The Corner

Culture

Why Remove ‘Chief Wahoo’?

Ending an 80-year tradition, the Cleveland Indians have announced that they will remove the “Chief Wahoo” mascot from their uniforms beginning in the 2019 season. While several activist groups have celebrated the move as long overdue, as the mascot has been accused of being offensive to Native Americans, it’s unclear why the ball club made the decision.

First, was there any real pressure to change the logo? The modern fight to purge professional sports teams of Native American mascots was seemingly abandoned in 2016 when the Washington Post found that nine of ten Native Americans polled took no offense at the Washington Redskins’ logo or team name. It’s true that the Indians have been slowly moving away from Indian-related imagery, having swapped Chief Wahoo out on their caps to a block “C” in 2014, but this latest move seems like MLB head honchos attempting to get ahead of a future resurgence of this controversy.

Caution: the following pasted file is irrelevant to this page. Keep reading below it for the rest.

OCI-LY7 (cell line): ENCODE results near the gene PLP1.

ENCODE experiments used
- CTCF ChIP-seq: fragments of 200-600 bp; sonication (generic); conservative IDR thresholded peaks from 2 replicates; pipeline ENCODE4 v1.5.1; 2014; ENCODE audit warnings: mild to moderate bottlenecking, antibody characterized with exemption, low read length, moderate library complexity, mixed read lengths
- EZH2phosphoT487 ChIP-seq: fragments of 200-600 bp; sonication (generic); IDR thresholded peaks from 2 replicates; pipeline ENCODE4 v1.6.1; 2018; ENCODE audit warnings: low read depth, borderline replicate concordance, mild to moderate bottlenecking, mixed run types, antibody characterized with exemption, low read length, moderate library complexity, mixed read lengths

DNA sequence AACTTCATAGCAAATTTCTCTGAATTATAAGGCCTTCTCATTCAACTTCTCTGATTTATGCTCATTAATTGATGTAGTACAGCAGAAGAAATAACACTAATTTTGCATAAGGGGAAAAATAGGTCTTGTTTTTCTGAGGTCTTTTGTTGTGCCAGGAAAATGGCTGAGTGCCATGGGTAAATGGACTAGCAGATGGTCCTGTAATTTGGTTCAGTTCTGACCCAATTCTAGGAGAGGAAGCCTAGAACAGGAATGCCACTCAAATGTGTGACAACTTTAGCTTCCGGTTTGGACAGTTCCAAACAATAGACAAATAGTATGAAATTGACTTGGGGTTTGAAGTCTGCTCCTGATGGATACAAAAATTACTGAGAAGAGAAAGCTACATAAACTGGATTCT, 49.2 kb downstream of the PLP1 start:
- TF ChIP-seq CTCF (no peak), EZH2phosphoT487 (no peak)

Second, the mascot didn’t come from a place of racism originally, and modern Indians fans don’t wear it out of spite or to perpetuate stereotypes. Indians pitcher Allie Reynolds, himself a Native American, was the inspiration for the name, as “Chief Wahoo” was a sobriquet for Reynolds. Plus, the original image was intended to be jovial, whereas the oft-cited problem with Native American mascots is that they perpetuate a stereotype of savagery.

All in all, it looks like an unnecessary and misguided attempt at heading off a controversy.

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